Are Women Who Say “Sorry” Weaker?

Who apologizes more, men or women?

According to a highly circulated study from 2010, which has resurfaced recently in a post on Jezebel, the answer is women:

Researchers analyzed the number of self-reported offences and apologies made by 66 subjects over a 12-day period. And yes, they confirmed women consistently apologized more times than men did. But they also found that women report more offenses than men.

But this raises another question: Is this a good thing or a bad thing? Some feminists, like the writer at Jezebel, think it’s bad. In her post, which is titled “Stop Apologizing! Why Are Women So ‘Sorry’ All the Time?” she writes:

While it’s easy to chart the number of times someone apologized during a scientifically-controlled study, I don’t think women are genetically programmed to act like this, or that men have a “higher threshold” for offensive behavior. I think it’s that women are expected to be exceptionally grateful for the crumbs tossed our way—and so we show our gratitude by cushioning our wants with a series of, “I know this is asking a lot, but…”, “I hate to ask, but could you…” and “I might sound like an idiot for wondering, but…”-isms.

The general idea is that apologizing and being grateful, by putting women in an inferior and dependent position, are bad because they are signs of weakness. Anything that reveals women to be weaker than men is, furthermore, troubling because women should feel as empowered as feminists presume men do on these matters (which may be a faulty assumption anyway).

But there are is a major problem with this line of reasoning. Being grateful and being sorry are not at all signs of weakness–they are signs of strength. In fact, one of the most important books published in psychology in the last ten years, the Character Strengths and Virtues handbook by Christopher Peterson and Martin Seligman, lists gratitude as a strength.

(The handbook lists a total of twenty-four strengths that appear cross-culturally and have been valued throughout history. It is meant to assess and classify the human sanities–and promote human flourishing–the way the Diagnostic and Statistical Manual of Mental Disorders is used to diagnosis mental disorders.)

With the publication of the handbook, an entire body of psychological research has emerged about the strengths that points to how important gratitude is. Gratitude, which is a strength that indeed more women than men report having, is associated with greater well-being. Not only is it correlated with increased life satisfaction, but it is also connected to increased satisfaction at work (the other strengths associated with work satisfaction are curiosity, zest, hope, and spirituality). Gratitude is also one of the most prevalent strengths across the world population. The most commonly reported strengths worldwide in descending order: kindness, fairness, honesty, gratitude, and judgment.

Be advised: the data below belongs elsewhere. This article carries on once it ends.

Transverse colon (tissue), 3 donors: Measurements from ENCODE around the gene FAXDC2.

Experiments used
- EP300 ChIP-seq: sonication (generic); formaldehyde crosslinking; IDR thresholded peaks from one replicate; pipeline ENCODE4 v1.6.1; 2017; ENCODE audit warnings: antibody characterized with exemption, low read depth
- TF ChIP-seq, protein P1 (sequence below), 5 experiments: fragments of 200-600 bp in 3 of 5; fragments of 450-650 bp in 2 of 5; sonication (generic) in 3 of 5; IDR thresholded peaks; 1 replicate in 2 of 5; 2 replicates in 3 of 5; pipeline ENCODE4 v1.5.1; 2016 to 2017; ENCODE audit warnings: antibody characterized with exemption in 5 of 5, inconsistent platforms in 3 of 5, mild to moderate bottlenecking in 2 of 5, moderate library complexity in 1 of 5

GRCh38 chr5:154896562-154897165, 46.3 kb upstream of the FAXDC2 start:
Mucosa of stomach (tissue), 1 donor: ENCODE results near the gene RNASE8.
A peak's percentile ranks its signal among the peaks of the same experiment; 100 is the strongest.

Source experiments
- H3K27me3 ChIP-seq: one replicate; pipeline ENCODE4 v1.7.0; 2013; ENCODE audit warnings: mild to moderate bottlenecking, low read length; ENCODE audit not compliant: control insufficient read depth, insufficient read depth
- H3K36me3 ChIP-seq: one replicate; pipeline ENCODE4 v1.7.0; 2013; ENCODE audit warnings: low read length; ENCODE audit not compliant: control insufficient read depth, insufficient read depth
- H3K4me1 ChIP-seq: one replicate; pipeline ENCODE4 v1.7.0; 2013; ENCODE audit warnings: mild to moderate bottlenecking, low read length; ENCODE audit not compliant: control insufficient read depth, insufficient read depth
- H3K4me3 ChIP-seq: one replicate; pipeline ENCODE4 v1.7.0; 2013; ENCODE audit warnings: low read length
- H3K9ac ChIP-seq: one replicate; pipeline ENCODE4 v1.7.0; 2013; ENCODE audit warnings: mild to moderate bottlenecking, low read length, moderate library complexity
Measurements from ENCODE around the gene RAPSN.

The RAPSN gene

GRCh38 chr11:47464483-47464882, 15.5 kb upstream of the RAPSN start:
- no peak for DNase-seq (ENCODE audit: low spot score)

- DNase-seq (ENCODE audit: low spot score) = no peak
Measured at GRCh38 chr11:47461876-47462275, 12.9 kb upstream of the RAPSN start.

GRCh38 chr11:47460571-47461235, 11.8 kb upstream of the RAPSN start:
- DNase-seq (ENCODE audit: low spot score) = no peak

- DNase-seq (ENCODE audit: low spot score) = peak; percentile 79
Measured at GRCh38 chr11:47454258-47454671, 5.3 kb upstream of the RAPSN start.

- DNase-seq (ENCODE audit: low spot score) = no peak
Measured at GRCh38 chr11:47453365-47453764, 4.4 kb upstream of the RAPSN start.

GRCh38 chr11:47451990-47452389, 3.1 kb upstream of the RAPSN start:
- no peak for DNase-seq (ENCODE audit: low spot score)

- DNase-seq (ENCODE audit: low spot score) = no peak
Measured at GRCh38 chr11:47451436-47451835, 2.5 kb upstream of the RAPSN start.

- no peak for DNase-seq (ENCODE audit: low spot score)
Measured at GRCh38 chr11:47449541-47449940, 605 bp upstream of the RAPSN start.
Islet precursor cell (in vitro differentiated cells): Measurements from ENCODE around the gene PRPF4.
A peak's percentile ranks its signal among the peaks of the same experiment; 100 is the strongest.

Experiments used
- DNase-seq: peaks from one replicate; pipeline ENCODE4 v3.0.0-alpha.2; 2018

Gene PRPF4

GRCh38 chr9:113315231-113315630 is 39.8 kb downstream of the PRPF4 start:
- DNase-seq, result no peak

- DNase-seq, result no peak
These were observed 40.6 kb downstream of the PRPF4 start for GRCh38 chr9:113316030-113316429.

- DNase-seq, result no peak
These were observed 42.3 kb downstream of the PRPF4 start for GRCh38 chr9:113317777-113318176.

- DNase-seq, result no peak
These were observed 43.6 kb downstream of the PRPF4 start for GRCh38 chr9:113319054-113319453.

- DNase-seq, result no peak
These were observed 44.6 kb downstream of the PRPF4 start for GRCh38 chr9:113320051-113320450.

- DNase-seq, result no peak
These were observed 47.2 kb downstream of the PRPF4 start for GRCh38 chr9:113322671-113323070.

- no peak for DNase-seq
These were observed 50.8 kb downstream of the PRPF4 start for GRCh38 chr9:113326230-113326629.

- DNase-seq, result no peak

So gratitude, far from being a weakness, is one of the great human strengths.

I think the same could be said for saying sorry (though the character strengths manual does not list apologizing as a strength, it does list forgiveness as one). Over at Slate, writer Amanda Hess responded to the Jezebel post in a piece called, “I’m Sorry, but I’m Not Going To Stop Apologizing.” Hess argues:

And treating others with empathy doesn’t equal devaluing ourselves. Yoko Hosoi, a professor at Tokyo University, describes the “apology-forgiveness culture” among men and women in Japan as “an ingrained cultural heritage, which serves to make a harmonious, peace-oriented society”—not to lay blame or establish hierarchies. Saying “I’m sorry” is a cultural thing. Often, it’s a positive one. And yet when we recognize a trend in the culture of women, our impulse is to say, “Women do X. Men do Y. Therefore, women should stop doing X.” Why don’t we instead think: Perhaps men could be a little bit more like women. Actually, many of them already are. Smith cites a group of studies that found that both men and women apologize more to women than they do to men. These men and women are adapting to each other’s vocal styles, not forging the clear-cut gender hierarchy Polewaczyk describes.

I completely agree with this analysis, and would just add that apologizing, when the occasion calls for it, is not only a powerful social lubricant, but it is actually a sign of strength. Like being grateful, saying sorry is based on the idea of connection and relationship. In the case of gratitude, for instance, someone did something for you that you’re grateful for, and that act connects you two to each other. In the case of apologizing, you may have done something wrong that affected someone else negatively, so you say you are sorry to make amends and repair the bonds of your friendship.

So in this context of a relationship, saying sorry requires you to put yourself below someone else. To admit that you did something wrong and feel bad about it also makes yourself completely vulnerable, vulnerable to the other person and his judgement of you. Will he forgive you? Or will he not? But for exactly these reasons, saying sorry is not a sign of weakness, it is a sign of strength. Apologizing is hard and you have to be pretty secure about who you are to put yourself out there like that. Apologizing requires courage. So does, by the way, saying thank you.

If women are saying “sorry” and “thank you” more than men, maybe we should be talking about how courageous they are rather than how weak they are. And maybe, rather than encouraging women to act more like men in these two domains, we should be encouraging everyone to say, in the appropriate circumstances, “thank you” and “sorry” more.